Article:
2018 was a year in which design thinking, The Periodic Table of Advancement™ and its related tools became the conceptual framework and modus operandi for most of the work that we do as an Advancement team at the International School of Brussels.
This was certainly a year in which we asked more questions, played more, scribbled down more ideas on the back of envelopes, and filled the walls of our offices with more Post-it notes than ever before.
Sitting down for dinner this week with my Advancement colleagues - a time to celebrate and enjoy each other's company - I was filled with pride at such a talented band of innovators. We are, I thought to myself, exactly the eclectic and somewhat eccentric band of innovators that Tom Kelley describes in his still remarkable work, The Ten Faces of Innovation. Every one of us is different and every one of us is a vital part in the process of re-imagining the work that we do.
It is important to note, however, that the title of Tom Kelley's book refers to faces and not facets. It's a reminder that, innovation has a peculiarly, if not uniquely, human dimension. We are not simply cogs in the machine of a pedagogical factory. We are humans, each with unique stories, that transcend and run counter to the one-dimensional world of role and particular job description.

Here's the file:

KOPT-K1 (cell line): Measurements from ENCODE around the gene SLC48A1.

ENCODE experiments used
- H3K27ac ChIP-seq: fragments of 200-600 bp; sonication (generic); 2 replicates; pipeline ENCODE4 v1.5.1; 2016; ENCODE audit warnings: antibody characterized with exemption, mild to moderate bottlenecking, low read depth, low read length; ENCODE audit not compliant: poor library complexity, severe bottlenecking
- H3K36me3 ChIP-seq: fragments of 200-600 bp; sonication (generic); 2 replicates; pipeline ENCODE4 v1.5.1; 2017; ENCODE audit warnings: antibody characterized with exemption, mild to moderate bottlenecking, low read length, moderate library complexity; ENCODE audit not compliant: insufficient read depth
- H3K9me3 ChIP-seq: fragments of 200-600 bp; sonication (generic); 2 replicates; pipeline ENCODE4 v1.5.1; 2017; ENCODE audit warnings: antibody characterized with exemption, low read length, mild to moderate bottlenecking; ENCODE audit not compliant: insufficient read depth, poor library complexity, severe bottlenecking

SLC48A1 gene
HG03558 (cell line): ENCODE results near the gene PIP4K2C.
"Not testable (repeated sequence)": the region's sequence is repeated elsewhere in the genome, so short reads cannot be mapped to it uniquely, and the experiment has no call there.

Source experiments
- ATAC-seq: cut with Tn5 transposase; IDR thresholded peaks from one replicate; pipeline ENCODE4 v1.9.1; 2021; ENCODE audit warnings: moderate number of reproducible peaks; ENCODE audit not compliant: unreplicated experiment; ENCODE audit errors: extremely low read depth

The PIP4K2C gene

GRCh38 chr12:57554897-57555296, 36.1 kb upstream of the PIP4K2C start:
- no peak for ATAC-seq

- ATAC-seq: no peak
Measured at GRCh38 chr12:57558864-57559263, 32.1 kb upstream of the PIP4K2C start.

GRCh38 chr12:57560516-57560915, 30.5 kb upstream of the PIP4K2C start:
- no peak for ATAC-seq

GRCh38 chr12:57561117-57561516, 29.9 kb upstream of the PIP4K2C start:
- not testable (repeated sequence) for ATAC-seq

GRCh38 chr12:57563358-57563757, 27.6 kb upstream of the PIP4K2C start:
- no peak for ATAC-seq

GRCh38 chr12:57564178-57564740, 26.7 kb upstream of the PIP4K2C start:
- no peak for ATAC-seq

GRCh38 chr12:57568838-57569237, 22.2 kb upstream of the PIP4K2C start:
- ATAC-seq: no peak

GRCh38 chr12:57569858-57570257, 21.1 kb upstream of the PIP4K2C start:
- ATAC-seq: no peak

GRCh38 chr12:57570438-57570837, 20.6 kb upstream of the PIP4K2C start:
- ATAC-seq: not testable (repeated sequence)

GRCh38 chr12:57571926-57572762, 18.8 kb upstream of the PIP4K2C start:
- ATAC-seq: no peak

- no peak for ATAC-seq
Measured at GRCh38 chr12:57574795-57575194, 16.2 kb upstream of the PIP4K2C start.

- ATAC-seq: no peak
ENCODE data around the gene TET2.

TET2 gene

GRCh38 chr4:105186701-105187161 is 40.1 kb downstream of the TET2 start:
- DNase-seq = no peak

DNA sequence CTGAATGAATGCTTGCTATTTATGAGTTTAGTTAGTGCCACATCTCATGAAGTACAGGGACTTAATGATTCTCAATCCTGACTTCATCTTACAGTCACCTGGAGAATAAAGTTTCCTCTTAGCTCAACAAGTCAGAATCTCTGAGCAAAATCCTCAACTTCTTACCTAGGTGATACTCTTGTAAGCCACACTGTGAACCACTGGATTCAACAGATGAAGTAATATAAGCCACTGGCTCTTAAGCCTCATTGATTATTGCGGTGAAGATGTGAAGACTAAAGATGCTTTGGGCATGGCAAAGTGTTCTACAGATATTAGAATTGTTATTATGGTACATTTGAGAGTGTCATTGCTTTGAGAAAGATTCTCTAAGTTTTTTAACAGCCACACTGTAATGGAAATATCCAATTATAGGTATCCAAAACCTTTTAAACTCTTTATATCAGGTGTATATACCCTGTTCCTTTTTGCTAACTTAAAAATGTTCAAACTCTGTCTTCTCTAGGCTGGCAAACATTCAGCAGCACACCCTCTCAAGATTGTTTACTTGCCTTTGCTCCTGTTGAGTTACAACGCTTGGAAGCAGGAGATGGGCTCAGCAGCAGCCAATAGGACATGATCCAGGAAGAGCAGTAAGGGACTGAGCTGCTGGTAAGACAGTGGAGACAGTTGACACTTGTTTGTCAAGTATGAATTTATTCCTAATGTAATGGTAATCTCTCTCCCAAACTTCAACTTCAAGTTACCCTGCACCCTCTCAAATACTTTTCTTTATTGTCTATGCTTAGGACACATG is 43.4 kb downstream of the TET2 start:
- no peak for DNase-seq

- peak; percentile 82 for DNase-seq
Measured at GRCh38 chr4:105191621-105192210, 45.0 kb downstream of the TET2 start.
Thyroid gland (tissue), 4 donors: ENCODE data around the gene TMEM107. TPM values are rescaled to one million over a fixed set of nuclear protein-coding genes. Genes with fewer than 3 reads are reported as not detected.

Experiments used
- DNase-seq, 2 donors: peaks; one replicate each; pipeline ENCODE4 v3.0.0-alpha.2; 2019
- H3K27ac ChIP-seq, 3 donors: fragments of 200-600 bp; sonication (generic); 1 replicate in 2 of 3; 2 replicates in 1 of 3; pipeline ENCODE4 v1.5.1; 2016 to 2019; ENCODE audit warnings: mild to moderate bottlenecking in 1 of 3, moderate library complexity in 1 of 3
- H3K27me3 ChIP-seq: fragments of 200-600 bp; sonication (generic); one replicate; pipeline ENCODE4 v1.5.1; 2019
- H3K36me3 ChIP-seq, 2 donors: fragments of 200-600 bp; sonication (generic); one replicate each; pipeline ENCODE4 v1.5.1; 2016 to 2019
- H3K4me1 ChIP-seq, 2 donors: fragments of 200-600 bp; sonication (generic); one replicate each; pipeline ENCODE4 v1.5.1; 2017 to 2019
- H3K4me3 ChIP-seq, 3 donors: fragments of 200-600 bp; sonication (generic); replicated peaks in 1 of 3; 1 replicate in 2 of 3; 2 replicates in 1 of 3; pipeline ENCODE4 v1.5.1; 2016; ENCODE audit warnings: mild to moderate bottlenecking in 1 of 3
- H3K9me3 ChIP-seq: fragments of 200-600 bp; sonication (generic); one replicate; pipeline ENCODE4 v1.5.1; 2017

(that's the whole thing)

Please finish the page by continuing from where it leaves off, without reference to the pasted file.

Looking back on the year together at dinner, it seemed as good a moment as any to remind us all of a few, simple human truths.
Let's remember that we cannot achieve anything on our own. Contrary to the legacy of Cartesian philosophy, our humanity resides in our sense of connection to those around us. The human face of Advancement means that everything we have done is because of everything that everyone else has done.
Let's remember that tomorrow might be the day we have our best idea. Today isn't always a good idea. Things go wrong. We clash. We experience disappointment. But the human face of Advancement relentlessly and optimistically turns us towards tomorrow and the promise of a new and better idea in the morning.
Let's remember that we are always more than who we are at work. I am a Director of Advancement, but then again I am not. The human face of Advancement doesn't reduce any of us to a function or hierarchical position, but instead celebrates and respects the fact that our true identity is found in being a mother, brother, father, daughter, or friend.
Let's remember that, in the end, people will only remember our kindness. Looking around the dinner table, I find myself looking at colleagues that I am lucky enough to spend this period of my life with. Their faces speak to me with laughter, smiles, joy and sometimes sadness, pain, and fear. The reality is that they and I will forgot most of the history we share. Gently, I suggest, that our acts of kindness will remain, long after we have gone.